Conceptualization, A.M.; methodology, A.M.; software, A.M., G.C. and A.L; validation, A.M.; formal analysis, G.C., A.L., N.M., F.C. and A.M.; investigation, G.C., A.L., N.M., F.C. and A.M.; resources, G.C., A.L., N.M. and A.M.; data curation, G.C., A.L., N.M. and A.M.; writing—original draft preparation, A.L. and A.M.; writing—review and editing, G.C., A.L., N.M. and A.M.; visualization, G.C., A.L., N.M. and A.M.; supervision, G.C., A.L., N.M. and A.M.; project administration, G.C., A.L., N.M. and A.M.; funding acquisition, G.C., A.L., N.M. and A.M. All authors have read and agreed to the published version of the manuscript.

Funding

This research received no external funding.

Institutional Review Board Statement

Not applicable.

Informed Consent Statement

Not applicable (data anonymous for model testing).

Data Availability Statement

Not applicable.

Acknowledgments

All the applications have been deployed by a unique IT collaborative framework developed within the Smart District 4.0 Project: the Italian Fondo per la Crescita Sostenibile, Bando “Agenda Digitale”, D.M. 15 October 2014, funded by ”Ministero dello Sviluppo Economico”. This is an initiative funded with the contribution of the Italian Ministry of Economic Development aiming to sustain the digitization process of the Italian SMEs. The authors thank their partner Emtesys S.r.l. for the collaboration provided during the work development.

Conflicts of Interest

The authors declare no conflict of interest.

References

  1. Massaro, A.; Maritati, V.; Savino, N.; Galiano, A.; Convertini, D.; De Fonte, E.; Di Muro, M. A Study of a health resources management platform integrating neural networks and DSS telemedicine for homecare assistance. Information 2018, 7, 176. [Google Scholar] [CrossRef]
  2. Massaro, A.; Maritati, V.; Savino, N.; Galiano, A. Neural networks for automated smart health platforms oriented on heart predictive diagnostic big data systems. In Proceedings of the 2018 AEIT International Annual Conference, Bari, Italy, 3–5 October 2018; pp. 1–5. [Google Scholar] [CrossRef]
  3. Massaro, A.; Maritati, V.; Giannone, D.; Convertini, D.; Galiano, A. LSTM DSS automatism and dataset optimization for diabetes prediction. Appl. Sci. 2019, 9, 3532. [Google Scholar] [CrossRef]
  4. Massaro, A. Electronics in Advanced Research Industries: Industry 4.0 to Industry 5.0 Advances; John Wiley & Sons: Hoboken, NJ, USA, 2021. [Google Scholar] [CrossRef]
  5. Denormalization of Predicted Data in Neural Networks. Available online: https://stackoverflow.com/questions/32888108/denormalization-of-predicted-data-in-neural-networks (accessed on 7 January 2022).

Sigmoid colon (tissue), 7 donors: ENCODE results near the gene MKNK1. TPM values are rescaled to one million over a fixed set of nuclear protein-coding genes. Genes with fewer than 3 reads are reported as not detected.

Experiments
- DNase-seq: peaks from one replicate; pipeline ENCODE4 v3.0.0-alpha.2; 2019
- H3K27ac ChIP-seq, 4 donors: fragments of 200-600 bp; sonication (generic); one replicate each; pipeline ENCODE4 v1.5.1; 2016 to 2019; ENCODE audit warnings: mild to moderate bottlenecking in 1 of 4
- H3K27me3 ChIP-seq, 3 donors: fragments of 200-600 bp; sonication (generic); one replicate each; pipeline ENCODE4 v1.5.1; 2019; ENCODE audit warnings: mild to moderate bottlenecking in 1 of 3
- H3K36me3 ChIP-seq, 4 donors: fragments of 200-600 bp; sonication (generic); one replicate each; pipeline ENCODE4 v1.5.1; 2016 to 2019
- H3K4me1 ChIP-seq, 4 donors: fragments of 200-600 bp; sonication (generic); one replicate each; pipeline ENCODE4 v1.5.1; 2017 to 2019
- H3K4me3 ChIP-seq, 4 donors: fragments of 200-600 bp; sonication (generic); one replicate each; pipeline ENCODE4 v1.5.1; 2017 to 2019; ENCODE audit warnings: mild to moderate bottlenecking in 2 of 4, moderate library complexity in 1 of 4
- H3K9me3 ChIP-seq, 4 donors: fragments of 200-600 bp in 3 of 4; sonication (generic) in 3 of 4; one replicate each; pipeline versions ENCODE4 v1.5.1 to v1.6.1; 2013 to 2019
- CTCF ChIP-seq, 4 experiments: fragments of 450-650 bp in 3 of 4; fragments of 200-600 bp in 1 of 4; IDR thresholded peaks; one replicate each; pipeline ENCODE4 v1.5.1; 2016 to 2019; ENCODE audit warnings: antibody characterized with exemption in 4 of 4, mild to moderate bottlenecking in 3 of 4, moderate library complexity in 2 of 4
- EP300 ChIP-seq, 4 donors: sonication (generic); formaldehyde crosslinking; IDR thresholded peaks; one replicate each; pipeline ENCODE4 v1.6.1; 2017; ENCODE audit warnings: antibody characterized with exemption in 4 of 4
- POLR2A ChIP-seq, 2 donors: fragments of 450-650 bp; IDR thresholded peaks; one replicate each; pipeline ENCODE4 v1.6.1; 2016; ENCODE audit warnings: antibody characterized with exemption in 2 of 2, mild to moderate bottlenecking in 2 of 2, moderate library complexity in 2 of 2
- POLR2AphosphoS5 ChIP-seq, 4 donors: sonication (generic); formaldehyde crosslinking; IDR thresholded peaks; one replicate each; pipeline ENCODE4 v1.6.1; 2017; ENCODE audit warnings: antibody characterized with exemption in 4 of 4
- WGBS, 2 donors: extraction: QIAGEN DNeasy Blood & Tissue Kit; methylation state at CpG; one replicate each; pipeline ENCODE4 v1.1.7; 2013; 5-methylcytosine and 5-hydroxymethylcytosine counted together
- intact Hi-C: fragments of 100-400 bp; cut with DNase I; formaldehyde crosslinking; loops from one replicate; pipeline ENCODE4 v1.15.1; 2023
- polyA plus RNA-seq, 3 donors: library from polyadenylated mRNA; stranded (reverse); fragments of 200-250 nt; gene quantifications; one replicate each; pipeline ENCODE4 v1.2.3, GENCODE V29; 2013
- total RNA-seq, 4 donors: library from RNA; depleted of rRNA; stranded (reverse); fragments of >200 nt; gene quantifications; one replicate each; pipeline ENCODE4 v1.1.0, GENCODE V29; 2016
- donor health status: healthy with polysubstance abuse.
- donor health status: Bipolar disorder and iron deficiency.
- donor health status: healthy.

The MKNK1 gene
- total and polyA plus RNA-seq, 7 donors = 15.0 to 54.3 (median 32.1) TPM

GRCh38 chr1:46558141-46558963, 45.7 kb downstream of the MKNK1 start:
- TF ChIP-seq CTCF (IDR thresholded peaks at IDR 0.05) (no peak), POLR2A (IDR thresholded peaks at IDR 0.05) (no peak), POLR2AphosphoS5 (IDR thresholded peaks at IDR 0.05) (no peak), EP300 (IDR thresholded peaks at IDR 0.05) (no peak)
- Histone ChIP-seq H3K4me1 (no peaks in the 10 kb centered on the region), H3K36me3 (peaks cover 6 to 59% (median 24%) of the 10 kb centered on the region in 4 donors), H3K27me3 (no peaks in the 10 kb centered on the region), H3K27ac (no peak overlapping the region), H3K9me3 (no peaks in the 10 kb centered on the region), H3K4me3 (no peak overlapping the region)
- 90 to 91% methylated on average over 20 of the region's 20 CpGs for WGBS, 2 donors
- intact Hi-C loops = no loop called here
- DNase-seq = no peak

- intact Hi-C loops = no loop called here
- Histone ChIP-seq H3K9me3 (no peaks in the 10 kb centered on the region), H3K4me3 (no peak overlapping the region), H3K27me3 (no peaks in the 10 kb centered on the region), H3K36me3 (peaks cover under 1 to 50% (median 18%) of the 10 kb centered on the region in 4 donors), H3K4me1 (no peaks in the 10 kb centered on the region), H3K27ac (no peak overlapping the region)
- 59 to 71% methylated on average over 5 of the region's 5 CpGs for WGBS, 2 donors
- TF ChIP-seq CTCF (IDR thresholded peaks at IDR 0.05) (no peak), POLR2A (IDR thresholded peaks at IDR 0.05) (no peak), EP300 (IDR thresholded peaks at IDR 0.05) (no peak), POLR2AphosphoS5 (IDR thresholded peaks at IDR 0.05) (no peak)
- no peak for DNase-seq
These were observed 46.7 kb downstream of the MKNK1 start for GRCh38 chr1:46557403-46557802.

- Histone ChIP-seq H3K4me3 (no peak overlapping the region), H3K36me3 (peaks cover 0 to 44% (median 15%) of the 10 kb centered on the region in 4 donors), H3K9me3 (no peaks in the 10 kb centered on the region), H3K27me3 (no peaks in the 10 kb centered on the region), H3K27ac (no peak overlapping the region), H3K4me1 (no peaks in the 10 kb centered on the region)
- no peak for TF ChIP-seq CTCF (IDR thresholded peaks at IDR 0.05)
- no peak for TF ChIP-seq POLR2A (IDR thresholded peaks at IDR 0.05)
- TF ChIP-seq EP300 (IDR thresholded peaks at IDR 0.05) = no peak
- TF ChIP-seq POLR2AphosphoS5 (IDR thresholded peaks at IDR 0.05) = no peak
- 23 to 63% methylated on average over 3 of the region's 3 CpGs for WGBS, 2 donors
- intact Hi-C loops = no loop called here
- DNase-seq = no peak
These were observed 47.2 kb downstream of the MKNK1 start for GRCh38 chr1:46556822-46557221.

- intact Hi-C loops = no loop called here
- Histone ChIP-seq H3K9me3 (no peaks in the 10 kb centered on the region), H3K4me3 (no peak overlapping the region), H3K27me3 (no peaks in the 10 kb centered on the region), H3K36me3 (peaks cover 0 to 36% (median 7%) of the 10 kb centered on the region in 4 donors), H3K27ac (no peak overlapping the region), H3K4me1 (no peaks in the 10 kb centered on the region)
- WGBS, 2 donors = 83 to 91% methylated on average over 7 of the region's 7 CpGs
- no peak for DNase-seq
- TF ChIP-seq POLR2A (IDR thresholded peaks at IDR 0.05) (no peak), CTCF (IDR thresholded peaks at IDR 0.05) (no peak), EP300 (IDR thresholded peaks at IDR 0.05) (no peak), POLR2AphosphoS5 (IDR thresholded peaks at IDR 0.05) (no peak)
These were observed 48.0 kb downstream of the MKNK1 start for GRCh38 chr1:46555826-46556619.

Figure 1. Machine learning algorithms to predict the glycemic status of Patient A.
Figure 1. Machine learning algorithms to predict the glycemic status of Patient A.
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Figure 2. Time Series and Patient B prediction.
Figure 2. Time Series and Patient B prediction.
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Figure 3. KNIME workflows of the Artificial Neural Network-ANN with Multilayer Perceptron.
Figure 3. KNIME workflows of the Artificial Neural Network-ANN with Multilayer Perceptron.
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Table 1. Machine learning algorithms to predict the glycemic status of Patient A.
Table 1. Machine learning algorithms to predict the glycemic status of Patient A.
AlgorithmMean Absolute Error (MAE)Mean Squared Error (MSE) Root Mean Squared Error (RMSE)Mean Signed Difference (MSD)
Artificial Neural Network (ANN)0.1999180.0576610.2401280.054425
Probabilistic Neural Network (PNN)0.2755330.1050130.3240560.164210
Gradient Boosted Trees Regression0.2387390.0777600.2788550.024218
Simple Regression Tree0.2387390.0777600.2788550.024218
Random Forest Regression 0.2356230.0760950.2758530.073448
Tree Ensemble Regression 0.2414680.0812220.2849950.057196
Linear Regression 0.2424580.0790360.2811340.058953
Polynomial Regression0.2111840.0679660.2607020.009944
Table 2. Synthesis of the main results of machine learning algorithms for the prediction of the glycemic status of Patient B.
Table 2. Synthesis of the main results of machine learning algorithms for the prediction of the glycemic status of Patient B.
AlgorithmR2Mean Squared Error (MSE)Mean Squared Error (MSE)Root Mean Squared Error (RMSE)Mean Signed Difference (MSD)
Artificial Neural Network (ANN)0.037930890.024647940.003820010.061806220.001
Probabilistic Neural Network (PNN)0.969966540.0036822600.011037480.001
Gradient Boosted Trees Regression0.715677270.021769840.001270280.035640930.01547137
Simple Regression Tree0.910645850.0137834100.18952660.01228716
Random Forest Regression 0.331025910.024166020.002732470.052273080.00120760
Tree Ensemble Regression 0.290500640.030151300.002589860.050890660.01356692
Linear Regression 0.048640260.024491400.003380180.058139300.00309530
Polynomial Regression0.019770700.033056830.004172210.064592610.01651951
Table 3. Metrics characteristics of the predicted values for Patient A and Patient B.
Table 3. Metrics characteristics of the predicted values for Patient A and Patient B.
ParameterAB
Mean126.71147.27
Median128146
Minimum90140
Maximum132233
Standard deviation 81,06965074
Asymmetry −29,51886,207
Kurtosis 8.288495
5th percentile102143
95th percentile132153
Interquartile range6030,000
Missing observation00
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MDPI and ACS Style

Massaro, A.; Magaletti, N.; Cosoli, G.; Leogrande, A.; Cannone, F. Use of Machine Learning to Predict the Glycemic Status of Patients with Diabetes. Med. Sci. Forum 2022, 10, 11. https://doi.org/10.3390/IECH2022-12293

AMA Style

Massaro A, Magaletti N, Cosoli G, Leogrande A, Cannone F. Use of Machine Learning to Predict the Glycemic Status of Patients with Diabetes. Medical Sciences Forum. 2022; 10(1):11. https://doi.org/10.3390/IECH2022-12293

Chicago/Turabian Style

Massaro, Alessandro, Nicola Magaletti, Gabriele Cosoli, Angelo Leogrande, and Francesco Cannone. 2022. "Use of Machine Learning to Predict the Glycemic Status of Patients with Diabetes" Medical Sciences Forum 10, no. 1: 11. https://doi.org/10.3390/IECH2022-12293